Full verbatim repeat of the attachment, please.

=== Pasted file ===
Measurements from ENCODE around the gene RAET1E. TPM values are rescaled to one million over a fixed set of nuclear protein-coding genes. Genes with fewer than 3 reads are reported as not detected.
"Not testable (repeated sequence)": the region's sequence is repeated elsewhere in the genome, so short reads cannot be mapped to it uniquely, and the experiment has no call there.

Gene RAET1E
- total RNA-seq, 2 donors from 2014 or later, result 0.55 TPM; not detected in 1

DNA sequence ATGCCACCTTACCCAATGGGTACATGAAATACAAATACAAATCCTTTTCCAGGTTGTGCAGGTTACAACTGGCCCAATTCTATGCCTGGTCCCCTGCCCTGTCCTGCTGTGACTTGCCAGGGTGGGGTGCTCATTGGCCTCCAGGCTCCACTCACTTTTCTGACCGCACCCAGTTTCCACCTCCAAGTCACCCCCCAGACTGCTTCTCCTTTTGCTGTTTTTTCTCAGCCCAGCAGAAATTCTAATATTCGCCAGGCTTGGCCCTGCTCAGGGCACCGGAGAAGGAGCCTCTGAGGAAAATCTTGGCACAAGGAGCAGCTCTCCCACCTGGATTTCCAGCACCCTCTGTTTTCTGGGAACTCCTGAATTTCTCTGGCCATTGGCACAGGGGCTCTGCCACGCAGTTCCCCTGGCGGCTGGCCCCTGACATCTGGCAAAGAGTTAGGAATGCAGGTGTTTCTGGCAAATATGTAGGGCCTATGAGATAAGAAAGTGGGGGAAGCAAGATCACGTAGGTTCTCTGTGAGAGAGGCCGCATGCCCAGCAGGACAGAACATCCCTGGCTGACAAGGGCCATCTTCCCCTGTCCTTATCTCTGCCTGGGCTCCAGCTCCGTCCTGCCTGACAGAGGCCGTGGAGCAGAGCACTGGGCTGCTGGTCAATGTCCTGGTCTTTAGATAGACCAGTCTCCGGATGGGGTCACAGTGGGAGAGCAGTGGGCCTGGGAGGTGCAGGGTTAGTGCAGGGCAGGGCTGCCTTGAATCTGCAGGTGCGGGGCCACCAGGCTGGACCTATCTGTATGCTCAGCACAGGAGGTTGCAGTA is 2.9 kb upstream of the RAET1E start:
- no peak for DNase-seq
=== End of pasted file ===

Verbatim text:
Measurements from ENCODE around the gene RAET1E. TPM values are rescaled to one million over a fixed set of nuclear protein-coding genes. Genes with fewer than 3 reads are reported as not detected.
"Not testable (repeated sequence)": the region's sequence is repeated elsewhere in the genome, so short reads cannot be mapped to it uniquely, and the experiment has no call there.

Gene RAET1E
- total RNA-seq, 2 donors from 2014 or later, result 0.55 TPM; not detected in 1

DNA sequence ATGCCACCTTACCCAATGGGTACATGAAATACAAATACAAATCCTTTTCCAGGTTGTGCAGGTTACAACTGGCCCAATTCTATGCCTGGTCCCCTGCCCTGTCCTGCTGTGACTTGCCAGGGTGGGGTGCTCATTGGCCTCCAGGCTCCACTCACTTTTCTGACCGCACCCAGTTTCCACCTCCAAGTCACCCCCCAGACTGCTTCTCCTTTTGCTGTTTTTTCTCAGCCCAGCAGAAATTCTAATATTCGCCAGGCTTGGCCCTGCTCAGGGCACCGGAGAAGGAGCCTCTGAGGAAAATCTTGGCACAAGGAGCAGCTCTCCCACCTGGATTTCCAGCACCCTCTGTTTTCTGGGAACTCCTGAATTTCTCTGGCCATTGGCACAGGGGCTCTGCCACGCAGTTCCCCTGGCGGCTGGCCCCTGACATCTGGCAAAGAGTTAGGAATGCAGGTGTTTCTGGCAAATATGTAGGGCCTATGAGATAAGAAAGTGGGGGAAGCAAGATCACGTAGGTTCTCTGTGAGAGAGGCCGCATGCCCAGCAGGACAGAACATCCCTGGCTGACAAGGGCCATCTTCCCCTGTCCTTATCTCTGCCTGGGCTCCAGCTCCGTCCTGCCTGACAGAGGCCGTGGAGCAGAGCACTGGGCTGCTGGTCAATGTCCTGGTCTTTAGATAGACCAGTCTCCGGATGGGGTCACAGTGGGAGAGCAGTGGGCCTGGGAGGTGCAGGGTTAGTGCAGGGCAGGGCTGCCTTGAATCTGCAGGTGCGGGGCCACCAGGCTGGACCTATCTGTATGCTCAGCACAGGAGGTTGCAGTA is 2.9 kb upstream of the RAET1E start:
- no peak for DNase-seq